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Boycott big banks! Bank Transfer Day is Nov. 5

November 3, 2011

by Melissa Hincha-Ownby

At an Occupy SF protest against big Wall Street banks in San Francisco’s Financial District Sept. 29, Supervisor and mayoral candidate John Avalos announced his proposal for a municipal bank. – Photo: Steve Rhodes
I don’t think that anyone at Bank of America realized just how much of an uproar its planned $5 a month debit fee would cause. Other banks had already announced such fees, but the fees were smaller and were only introduced in select markets. Bank of America’s fee is larger and will affect millions of customers across the nation. Let’s just say that the people are peeved, and one consumer, Kristen Christian, decided to do something about it.

Christian launched the now viral Bank Transfer Day movement. On Nov. 5, Christian and her thousands of followers have vowed to close their accounts at big banks and transfer their money to credit unions — banking institutions owned by their customers and known to provide more personalized customer service.

As would be expected, Bank Transfer Day has its very own Facebook page filled with information about the day and what you can do to help spread the message. The page already has more than 31,000 Likes — not bad for a movement started just a few weeks ago.

So why did Christian decide to do more than simply close her own account? She explains on Facebook:

“I started this because I felt like many of you do. I was tired — tired of the fee increases, tired of not being able to access my money when I need to, tired of them using what little money I have to oppress my brothers and sisters. So I stood up. I’ve been shocked at how many people have stood up alongside me. With each person who RSVPs to this event, my heart swells. Me closing my account all on my lonesome wouldn’t have made a difference to these fat cats. But each of YOU standing up with me … they can’t drown out the noise we’ll make.”

I switched from a big bank to a credit union years ago because the customer service was wretched and I was tired of being treated like an account number, so I can’t participate in Bank Transfer Day. But I support those who do.

How about you? If you have an account at a mega bank, are you planning to take your business elsewhere on Nov. 5?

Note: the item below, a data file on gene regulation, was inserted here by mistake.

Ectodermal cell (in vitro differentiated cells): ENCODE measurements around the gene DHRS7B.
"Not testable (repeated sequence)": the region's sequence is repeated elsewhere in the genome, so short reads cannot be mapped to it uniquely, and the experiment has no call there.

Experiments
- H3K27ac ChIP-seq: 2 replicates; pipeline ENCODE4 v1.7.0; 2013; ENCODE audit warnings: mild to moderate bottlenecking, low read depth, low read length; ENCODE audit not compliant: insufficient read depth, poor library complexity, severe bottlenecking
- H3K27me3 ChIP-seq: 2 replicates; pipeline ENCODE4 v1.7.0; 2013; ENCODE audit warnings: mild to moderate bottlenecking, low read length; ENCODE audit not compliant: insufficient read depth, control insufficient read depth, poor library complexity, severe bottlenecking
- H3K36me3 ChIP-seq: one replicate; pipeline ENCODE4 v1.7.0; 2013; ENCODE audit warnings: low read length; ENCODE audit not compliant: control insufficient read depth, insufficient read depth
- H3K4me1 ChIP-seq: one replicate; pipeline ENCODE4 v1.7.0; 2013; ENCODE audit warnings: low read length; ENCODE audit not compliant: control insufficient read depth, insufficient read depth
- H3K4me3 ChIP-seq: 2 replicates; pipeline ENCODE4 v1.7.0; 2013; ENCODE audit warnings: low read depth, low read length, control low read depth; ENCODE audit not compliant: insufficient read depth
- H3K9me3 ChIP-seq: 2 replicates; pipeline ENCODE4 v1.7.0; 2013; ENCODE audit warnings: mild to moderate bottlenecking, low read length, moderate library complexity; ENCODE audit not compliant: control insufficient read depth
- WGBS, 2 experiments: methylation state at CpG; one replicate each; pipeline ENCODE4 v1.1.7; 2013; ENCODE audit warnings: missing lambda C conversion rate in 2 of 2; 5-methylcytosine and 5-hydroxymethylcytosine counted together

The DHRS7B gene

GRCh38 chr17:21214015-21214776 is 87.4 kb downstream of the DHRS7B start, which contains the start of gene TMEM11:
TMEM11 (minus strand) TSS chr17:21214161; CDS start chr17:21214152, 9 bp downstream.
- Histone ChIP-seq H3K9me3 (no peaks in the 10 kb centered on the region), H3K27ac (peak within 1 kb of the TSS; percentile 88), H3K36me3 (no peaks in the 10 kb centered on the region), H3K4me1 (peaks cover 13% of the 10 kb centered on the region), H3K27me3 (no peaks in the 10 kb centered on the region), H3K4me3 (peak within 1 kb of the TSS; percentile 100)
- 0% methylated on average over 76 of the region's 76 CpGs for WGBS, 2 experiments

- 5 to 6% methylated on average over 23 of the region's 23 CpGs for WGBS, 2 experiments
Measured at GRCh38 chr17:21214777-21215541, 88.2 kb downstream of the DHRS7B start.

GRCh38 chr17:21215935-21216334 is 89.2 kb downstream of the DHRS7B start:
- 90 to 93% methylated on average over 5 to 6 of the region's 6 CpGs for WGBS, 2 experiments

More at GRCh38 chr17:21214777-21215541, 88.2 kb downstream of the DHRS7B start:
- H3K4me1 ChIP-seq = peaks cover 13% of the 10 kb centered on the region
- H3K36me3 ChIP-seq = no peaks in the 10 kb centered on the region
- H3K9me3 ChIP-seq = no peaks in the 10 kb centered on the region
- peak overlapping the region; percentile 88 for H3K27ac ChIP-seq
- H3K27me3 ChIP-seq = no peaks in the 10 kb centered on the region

Melissa Hincha-Ownby is a green business blogger for MNN.com, Mother Nature Network, where this story first appeared. For more information on Bank Transfer Day, email info@banktransferday.org or visit http://banktransferday.org/. To find a credit union in the U.S., go to http://www.findacreditunion.com/.

 

One thought on “Boycott big banks! Bank Transfer Day is Nov. 5

  1. Robert B. Livingston

    I quit using the banks a long time ago and have never regretted it.

    I currently use the San Francisco Federal Credit Union.

    The people there have always gone the extra mile to help me sort out and improve my finances. They are always helpful and friendly in a natural, un-enforced way. They have always treated me with respect.

    I can truly say that the sort of help I got from banks in the past contributed to helping make me destitute and homeless, and that the help I've gotten from my credit union has helped keep my head above water with a roof over my head– and given me hope for better days.

    I was once forced to pay hundreds of dollars in late rent fees once because Washington Mutual (I am glad they are gone!) would not cash a paycheck I received from UCSF in a timely way for petty reasons.

    On the other hand– my credit union helped me multiple times when I faced catastrophe. The worst time my savings and credit were completely exhausted and it seemed I was beyond help– but even then, one of their employees had the initiative to walk me through a way to get help elsewhere (I was able to evade eviction by getting help from RADCO that provides special no-interest emergency loans– I've utilized them 3 times– and paid them back 3 times!).

    Despite all their slick advertising and targeted PR events, the big banks are not really part of our community like I believe my credit union is. When I go to it I know the people there and more: I actually like and trust all the people there.

    The last time I felt that way in a bank was years ago– specifically before 1987 when the Glass-Steagall Act was rewritten to give banksters their license to steal.

    I belatedly realize now it was then that all the friendly little local banks were gobbled up, and the big banks began to run roughshod over our lives.

    Name almost any crime scene or injustice today, and if you look carefully you are likely to find the big banks' "fingerprints" all over them.

    America has taken many bad turns in recent years, but I still hope San Franciscans will help set this benighted country back on the right path.

    This is a great city with great people– and I hope we will all stop sending good to bad by trusting any of our money with the criminal banks.

    Reply

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